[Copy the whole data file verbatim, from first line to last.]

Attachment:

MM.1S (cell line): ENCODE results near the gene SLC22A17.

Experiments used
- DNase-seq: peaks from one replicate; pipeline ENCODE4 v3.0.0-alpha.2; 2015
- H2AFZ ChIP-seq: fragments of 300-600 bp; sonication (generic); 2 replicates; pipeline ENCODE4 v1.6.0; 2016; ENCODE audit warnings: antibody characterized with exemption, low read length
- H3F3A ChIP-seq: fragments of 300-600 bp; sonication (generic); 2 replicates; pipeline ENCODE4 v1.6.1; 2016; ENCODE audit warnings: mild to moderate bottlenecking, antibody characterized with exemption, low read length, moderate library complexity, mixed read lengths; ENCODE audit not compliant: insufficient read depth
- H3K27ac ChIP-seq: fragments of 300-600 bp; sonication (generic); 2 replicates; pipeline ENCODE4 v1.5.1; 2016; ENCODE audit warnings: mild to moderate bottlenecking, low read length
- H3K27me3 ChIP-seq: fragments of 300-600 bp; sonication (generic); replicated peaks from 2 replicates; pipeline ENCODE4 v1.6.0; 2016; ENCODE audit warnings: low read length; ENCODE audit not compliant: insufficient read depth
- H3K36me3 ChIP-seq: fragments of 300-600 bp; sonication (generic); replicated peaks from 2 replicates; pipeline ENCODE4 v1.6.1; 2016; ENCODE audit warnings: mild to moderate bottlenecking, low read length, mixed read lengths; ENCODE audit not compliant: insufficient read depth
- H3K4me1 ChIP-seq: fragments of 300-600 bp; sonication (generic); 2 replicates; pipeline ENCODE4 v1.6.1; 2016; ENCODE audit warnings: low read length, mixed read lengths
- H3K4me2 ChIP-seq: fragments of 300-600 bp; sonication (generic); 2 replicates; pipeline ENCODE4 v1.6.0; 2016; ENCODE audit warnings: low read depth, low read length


MM.1S (cell line): ENCODE results near the gene SLC22A17.

Experiments used
- DNase-seq: peaks from one replicate; pipeline ENCODE4 v3.0.0-alpha.2; 2015
- H2AFZ ChIP-seq: fragments of 300-600 bp; sonication (generic); 2 replicates; pipeline ENCODE4 v1.6.0; 2016; ENCODE audit warnings: antibody characterized with exemption, low read length
- H3F3A ChIP-seq: fragments of 300-600 bp; sonication (generic); 2 replicates; pipeline ENCODE4 v1.6.1; 2016; ENCODE audit warnings: mild to moderate bottlenecking, antibody characterized with exemption, low read length, moderate library complexity, mixed read lengths; ENCODE audit not compliant: insufficient read depth
- H3K27ac ChIP-seq: fragments of 300-600 bp; sonication (generic); 2 replicates; pipeline ENCODE4 v1.5.1; 2016; ENCODE audit warnings: mild to moderate bottlenecking, low read length
- H3K27me3 ChIP-seq: fragments of 300-600 bp; sonication (generic); replicated peaks from 2 replicates; pipeline ENCODE4 v1.6.0; 2016; ENCODE audit warnings: low read length; ENCODE audit not compliant: insufficient read depth
- H3K36me3 ChIP-seq: fragments of 300-600 bp; sonication (generic); replicated peaks from 2 replicates; pipeline ENCODE4 v1.6.1; 2016; ENCODE audit warnings: mild to moderate bottlenecking, low read length, mixed read lengths; ENCODE audit not compliant: insufficient read depth
- H3K4me1 ChIP-seq: fragments of 300-600 bp; sonication (generic); 2 replicates; pipeline ENCODE4 v1.6.1; 2016; ENCODE audit warnings: low read length, mixed read lengths
- H3K4me2 ChIP-seq: fragments of 300-600 bp; sonication (generic); 2 replicates; pipeline ENCODE4 v1.6.0; 2016; ENCODE audit warnings: low read depth, low read length